Open a high-yield savings account: Davis and Northrup advise their clients to put travel-specific funds in a separate high-yield savings account. You’ll earn interest, and you won’t accidentally dip into the funds to cover other expenses.
Pick the destination last: Many travelers pick their destination first, then try to come up with the money. But you can reverse that process, Northrup says, by “backing into” the trip you want. See what you have saved, then choose a destination based on that figure.
This article was written by NerdWallet and was originally published by The Associated Press.
Inflation slowed more than expected in July, the result of a dip in gas and energy prices. But soaring housing costs continue to weigh heavily on family budgets. Rents and home purchase prices are up – 17% and 20% respectively – from last year. It seems as if every day there is yet another news story highlighting how so many families are suffering under crushing housing costs.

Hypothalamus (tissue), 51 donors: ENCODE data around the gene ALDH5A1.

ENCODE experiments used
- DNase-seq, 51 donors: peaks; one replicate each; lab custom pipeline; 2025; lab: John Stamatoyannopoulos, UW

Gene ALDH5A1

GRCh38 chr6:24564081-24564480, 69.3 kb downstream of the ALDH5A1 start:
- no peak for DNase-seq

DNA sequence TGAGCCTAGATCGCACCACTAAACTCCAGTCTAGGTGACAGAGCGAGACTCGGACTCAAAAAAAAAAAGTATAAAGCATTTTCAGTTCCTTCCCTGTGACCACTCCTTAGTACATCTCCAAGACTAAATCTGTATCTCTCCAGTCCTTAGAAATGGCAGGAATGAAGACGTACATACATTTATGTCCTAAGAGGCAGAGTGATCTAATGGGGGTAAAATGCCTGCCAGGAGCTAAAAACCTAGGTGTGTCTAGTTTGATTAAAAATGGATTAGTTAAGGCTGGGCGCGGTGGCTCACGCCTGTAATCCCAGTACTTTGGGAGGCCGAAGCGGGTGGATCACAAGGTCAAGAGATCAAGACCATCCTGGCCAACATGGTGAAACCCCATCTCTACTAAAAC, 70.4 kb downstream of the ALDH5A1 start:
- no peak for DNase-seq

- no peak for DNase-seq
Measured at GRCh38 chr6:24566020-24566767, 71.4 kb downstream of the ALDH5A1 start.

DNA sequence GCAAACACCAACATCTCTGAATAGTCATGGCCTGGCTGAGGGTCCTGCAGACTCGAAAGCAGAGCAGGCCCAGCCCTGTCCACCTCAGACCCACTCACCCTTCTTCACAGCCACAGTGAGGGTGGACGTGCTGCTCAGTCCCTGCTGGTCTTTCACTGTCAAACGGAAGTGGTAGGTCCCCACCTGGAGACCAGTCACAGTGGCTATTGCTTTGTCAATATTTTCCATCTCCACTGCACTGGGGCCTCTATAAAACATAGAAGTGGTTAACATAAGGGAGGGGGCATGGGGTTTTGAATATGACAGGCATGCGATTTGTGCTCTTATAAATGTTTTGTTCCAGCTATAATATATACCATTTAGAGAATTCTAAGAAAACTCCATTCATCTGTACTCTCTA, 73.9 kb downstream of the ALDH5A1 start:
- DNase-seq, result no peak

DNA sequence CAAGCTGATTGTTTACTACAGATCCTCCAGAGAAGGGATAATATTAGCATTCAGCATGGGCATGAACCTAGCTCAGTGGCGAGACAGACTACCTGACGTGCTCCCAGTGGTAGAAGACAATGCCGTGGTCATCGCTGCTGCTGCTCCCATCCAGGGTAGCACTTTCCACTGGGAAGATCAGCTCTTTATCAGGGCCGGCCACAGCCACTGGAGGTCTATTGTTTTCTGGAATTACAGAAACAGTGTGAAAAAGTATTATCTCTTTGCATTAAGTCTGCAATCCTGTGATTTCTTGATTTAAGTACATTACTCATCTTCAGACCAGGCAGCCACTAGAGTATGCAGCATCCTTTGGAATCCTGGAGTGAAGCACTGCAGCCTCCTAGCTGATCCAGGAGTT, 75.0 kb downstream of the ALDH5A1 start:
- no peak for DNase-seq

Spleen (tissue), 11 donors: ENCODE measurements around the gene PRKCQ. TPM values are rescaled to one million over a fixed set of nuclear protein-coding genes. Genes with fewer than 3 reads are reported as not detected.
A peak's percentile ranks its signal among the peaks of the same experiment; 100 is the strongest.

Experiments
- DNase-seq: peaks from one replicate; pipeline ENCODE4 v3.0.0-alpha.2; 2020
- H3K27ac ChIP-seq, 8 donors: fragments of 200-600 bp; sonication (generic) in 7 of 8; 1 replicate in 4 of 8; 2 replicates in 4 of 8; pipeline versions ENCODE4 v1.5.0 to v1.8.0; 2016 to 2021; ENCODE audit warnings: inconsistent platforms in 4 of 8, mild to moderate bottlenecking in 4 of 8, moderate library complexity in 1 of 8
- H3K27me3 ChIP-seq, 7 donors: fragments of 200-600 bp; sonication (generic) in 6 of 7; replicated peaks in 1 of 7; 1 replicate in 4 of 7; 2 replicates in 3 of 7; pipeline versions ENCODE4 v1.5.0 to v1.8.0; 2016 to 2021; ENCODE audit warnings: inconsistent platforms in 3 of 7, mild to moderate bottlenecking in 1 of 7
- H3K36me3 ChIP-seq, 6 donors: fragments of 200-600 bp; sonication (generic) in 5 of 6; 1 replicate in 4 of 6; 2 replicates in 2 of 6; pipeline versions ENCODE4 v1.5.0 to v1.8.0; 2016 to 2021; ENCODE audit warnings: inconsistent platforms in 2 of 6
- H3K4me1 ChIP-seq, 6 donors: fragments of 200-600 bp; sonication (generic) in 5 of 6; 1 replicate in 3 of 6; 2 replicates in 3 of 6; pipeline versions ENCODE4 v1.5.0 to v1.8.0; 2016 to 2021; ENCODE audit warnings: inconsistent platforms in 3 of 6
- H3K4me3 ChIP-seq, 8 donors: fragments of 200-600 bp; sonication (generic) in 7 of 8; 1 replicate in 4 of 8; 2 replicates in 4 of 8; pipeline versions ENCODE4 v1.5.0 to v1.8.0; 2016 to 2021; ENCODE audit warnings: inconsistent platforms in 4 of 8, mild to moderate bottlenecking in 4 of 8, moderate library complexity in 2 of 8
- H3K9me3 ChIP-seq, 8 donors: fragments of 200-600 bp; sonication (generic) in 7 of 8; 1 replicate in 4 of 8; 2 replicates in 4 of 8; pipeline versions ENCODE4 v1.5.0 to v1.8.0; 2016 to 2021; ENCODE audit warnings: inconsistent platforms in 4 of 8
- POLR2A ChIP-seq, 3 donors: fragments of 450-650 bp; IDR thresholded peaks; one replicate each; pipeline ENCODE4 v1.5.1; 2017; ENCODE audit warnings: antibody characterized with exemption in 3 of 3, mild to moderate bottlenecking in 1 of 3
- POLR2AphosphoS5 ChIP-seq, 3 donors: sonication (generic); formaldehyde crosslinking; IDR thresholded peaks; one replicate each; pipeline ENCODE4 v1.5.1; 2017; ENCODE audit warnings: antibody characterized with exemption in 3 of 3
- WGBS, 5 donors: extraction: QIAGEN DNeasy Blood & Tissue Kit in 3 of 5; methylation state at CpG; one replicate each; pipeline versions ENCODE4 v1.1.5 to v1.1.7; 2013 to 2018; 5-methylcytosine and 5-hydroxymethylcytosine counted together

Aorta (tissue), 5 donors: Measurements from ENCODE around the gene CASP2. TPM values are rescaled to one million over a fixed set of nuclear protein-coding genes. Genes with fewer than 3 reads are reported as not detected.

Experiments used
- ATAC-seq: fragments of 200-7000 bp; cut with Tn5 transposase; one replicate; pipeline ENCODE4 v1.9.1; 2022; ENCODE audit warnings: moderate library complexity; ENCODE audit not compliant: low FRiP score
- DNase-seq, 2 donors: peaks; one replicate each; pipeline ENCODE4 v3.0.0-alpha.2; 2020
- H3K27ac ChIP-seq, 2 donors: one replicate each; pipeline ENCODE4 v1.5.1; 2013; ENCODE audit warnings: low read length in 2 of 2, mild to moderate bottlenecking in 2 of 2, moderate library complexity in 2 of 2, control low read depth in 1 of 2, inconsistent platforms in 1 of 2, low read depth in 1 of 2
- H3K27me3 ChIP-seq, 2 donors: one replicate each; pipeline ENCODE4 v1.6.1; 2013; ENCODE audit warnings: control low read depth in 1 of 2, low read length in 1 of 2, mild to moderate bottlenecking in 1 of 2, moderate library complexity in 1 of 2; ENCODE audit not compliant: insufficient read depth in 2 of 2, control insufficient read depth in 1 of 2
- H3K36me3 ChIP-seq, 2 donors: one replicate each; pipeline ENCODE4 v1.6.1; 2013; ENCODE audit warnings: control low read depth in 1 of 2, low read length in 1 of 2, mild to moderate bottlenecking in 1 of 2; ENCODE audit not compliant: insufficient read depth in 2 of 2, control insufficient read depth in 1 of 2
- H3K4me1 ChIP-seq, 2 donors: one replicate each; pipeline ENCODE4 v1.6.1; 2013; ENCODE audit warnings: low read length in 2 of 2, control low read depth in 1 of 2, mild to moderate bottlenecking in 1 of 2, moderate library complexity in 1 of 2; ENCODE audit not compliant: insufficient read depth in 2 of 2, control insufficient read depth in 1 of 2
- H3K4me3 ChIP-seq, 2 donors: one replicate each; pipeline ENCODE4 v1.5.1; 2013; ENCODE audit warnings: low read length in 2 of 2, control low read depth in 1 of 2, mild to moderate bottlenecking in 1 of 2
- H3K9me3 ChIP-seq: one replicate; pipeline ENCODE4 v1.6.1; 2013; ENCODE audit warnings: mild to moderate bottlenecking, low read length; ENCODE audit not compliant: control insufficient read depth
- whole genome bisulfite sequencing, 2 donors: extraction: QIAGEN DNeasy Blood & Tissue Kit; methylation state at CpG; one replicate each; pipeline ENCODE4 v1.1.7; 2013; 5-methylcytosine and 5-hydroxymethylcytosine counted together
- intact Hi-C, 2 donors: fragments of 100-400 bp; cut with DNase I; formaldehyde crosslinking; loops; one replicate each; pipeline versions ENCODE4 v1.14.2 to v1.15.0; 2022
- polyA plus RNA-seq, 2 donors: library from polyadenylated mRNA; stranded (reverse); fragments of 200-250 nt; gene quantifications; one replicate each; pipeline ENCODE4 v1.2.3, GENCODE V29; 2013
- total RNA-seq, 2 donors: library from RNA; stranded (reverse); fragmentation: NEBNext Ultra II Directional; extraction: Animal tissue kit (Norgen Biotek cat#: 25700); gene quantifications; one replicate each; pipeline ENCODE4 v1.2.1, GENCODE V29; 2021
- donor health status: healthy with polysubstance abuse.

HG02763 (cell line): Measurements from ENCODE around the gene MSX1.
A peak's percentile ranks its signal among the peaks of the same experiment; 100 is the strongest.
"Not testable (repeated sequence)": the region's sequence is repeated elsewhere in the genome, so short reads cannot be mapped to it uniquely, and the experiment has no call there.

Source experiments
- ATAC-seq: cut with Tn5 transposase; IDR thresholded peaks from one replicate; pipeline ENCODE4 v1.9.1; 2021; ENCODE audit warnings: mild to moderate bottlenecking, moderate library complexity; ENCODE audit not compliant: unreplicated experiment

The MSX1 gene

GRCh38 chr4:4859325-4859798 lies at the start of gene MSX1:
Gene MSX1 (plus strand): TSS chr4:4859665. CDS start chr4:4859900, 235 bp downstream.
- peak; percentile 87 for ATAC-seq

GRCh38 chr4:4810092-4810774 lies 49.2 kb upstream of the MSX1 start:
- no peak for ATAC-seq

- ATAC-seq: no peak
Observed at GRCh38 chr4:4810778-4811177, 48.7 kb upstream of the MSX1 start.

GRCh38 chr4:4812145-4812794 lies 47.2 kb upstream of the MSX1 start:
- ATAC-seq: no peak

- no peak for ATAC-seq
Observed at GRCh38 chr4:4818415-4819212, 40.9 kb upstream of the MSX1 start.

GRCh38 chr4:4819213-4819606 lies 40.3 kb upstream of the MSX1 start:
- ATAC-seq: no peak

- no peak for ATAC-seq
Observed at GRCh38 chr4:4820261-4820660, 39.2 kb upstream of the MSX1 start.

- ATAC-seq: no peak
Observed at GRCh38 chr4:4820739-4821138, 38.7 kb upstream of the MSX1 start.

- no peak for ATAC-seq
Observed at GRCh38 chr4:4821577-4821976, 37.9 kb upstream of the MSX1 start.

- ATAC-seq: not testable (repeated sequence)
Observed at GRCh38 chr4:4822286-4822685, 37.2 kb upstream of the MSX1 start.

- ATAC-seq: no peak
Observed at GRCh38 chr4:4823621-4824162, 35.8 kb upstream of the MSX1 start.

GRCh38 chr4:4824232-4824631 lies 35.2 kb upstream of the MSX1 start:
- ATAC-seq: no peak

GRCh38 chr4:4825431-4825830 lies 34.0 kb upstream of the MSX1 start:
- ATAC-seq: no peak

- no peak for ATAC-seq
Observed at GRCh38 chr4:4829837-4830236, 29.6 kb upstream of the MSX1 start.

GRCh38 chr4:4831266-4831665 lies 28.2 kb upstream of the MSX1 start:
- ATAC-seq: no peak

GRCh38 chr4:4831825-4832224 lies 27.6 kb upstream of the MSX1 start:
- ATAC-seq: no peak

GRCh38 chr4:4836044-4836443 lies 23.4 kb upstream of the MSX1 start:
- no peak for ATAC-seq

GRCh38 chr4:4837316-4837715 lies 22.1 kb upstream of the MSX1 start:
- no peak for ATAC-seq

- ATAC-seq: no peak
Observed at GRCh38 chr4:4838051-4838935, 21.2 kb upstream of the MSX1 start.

These costs make up one-third of the Consumer Price Index, meaning they account for a big part of the inflation dilemma. For a little perspective: The shelter component of the CPI increased 0.5% in July, rose 5.7% over the last year, and accounted for about 40% of the total increase in all items other than food and energy.
CPI changes also typically lag real-time changes in housing costs, so we can expect shelter to loom large in future CPI calculations even if rent growth may be slowing down, as some have suggested.
Classic supply and demand mismatch
At the root of high and rising housing costs is the severe shortage of affordable homes both for rent and sale. What we are witnessing is a classic supply-demand mismatch: there are simply not enough homes, particularly those that are affordable to low- and middle-income households. While estimates vary, most analysts agree we have underbuilt housing of all types by millions of homes over the past 20 years.